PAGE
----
In November, voters will elect a new secretary of state, filling one of the state’s most important elected positions.
Every business owner, nonprofit, consumer and voter (whether they know it or not) relies on and works with the secretary of state.
The Secretary of State’s Office is the place of recordkeeping, rule compliance and security as it oversees elections, lobbyist rules and registrations, business registrations, many professional licenses, bingos and raffles, and nonprofit registrations and rules.
It’s an office that must be accessible and easy to navigate for all Coloradans.
Two good men who have served this state well and who have positive ideas hope to take the helm as secretary of state.
Experience, however, makes Republican Mike Coffman the man for the office. His opponent is Democrat Ken Gordon.
Coffman has served in the Colorado House of Representatives and in the state Senate. He took leave during his tenure in the House to serve in the Persian Gulf, as he has been a military man throughout his life.
Most importantly, though, is his successful service as one of Colorado’s most recent state treasurers. He again took leave to serve in Iraq before returning this year to run for office.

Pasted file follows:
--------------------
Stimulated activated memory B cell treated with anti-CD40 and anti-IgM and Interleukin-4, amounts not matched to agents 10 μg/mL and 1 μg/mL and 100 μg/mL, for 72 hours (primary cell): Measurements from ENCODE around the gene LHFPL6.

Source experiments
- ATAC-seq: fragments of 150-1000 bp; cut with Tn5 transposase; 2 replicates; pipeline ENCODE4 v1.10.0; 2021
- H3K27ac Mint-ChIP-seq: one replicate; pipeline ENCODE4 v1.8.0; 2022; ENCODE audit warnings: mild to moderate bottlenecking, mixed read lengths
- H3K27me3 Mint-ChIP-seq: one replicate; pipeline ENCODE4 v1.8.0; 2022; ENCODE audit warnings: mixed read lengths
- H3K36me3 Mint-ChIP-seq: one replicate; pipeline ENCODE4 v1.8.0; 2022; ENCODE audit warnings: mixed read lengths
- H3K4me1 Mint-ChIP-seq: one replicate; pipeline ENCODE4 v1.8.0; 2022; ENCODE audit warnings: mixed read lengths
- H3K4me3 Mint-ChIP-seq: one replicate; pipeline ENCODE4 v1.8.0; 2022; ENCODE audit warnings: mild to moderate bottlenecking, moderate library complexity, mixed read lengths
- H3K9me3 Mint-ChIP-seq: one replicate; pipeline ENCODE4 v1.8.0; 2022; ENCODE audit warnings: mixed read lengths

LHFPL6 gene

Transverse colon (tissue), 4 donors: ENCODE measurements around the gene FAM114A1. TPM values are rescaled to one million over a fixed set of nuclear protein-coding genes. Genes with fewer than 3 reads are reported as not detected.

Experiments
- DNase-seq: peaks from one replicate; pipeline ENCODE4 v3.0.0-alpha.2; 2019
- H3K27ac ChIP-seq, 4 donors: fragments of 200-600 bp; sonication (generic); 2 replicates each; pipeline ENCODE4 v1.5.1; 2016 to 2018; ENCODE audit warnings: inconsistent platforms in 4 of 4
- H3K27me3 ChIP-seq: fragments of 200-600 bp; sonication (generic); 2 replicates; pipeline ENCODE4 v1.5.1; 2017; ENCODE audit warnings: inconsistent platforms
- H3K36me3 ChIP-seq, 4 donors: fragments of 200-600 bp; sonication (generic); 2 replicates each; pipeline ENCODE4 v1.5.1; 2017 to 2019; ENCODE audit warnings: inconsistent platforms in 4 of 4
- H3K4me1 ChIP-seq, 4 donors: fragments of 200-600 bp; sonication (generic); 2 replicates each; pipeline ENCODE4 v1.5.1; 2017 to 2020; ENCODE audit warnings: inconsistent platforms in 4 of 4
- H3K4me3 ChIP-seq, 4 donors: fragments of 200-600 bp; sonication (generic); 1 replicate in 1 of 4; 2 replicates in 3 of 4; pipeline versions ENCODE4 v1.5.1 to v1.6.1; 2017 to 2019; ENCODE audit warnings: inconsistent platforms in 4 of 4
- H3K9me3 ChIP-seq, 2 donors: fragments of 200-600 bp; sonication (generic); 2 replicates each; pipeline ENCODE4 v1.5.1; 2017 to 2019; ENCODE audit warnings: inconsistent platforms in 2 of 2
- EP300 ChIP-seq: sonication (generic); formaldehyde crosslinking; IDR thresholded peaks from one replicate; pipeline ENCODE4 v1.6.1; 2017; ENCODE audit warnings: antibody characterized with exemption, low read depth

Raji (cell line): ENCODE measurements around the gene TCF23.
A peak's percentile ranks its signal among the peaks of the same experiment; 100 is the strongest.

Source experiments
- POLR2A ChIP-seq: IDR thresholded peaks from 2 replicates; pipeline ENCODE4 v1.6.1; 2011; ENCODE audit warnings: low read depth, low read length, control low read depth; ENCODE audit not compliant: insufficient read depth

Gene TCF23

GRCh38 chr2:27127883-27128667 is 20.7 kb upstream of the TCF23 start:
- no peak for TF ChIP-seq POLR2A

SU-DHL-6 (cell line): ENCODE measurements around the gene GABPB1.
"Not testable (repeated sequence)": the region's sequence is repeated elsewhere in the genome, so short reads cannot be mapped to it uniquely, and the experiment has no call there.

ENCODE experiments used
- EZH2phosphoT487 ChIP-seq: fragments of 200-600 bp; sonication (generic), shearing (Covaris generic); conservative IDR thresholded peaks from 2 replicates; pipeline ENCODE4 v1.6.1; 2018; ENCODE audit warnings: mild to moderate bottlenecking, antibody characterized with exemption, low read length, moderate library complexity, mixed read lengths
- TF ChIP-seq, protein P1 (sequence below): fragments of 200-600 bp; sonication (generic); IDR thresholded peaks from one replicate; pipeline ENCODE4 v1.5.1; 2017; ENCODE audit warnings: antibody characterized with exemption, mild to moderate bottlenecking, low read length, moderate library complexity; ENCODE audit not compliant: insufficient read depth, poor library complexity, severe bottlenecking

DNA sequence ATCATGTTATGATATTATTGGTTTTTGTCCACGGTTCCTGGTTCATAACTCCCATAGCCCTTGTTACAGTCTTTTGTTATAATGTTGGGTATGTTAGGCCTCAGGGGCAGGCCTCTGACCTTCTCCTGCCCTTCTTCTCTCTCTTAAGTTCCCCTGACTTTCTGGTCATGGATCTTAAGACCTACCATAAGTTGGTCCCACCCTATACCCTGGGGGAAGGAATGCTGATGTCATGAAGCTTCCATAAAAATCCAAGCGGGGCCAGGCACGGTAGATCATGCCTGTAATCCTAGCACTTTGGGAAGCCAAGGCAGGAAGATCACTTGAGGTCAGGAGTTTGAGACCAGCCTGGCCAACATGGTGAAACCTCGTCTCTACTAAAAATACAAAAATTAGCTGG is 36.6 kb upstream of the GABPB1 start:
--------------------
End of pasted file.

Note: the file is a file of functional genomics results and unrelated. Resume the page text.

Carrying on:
As the state’s cash manager, Coffman led a department similar to that which he now seeks.
Both Coffman and Gordon share concerns about the implementation of new voting equipment and promise to push forward with fair, complete and safe elections.
Coffman, perhaps, is more critical of the system than county clerks and voters are, but his dedication to review is important. And his financial background will be key as the state moves forward with any changes.
His eye on the bottom line also bodes well with regard to fees. He has promised to review all secretary of state fees to make sure they are not a profit center, but just cover the costs they are meant to recoup. That should mean savings for businesses.
Gordon has shown great commitment to voters and safe elections during his tenure in the statehouse. Bills such as making laws easy to understand and requiring a paper trail for electronic votes make voting and lawmaking more accessible to everyone. And that is appreciated.
Gordon, a lawyer, has served as minority leader in the House and Senate judiciary chair and currently serves as Senate majority leader.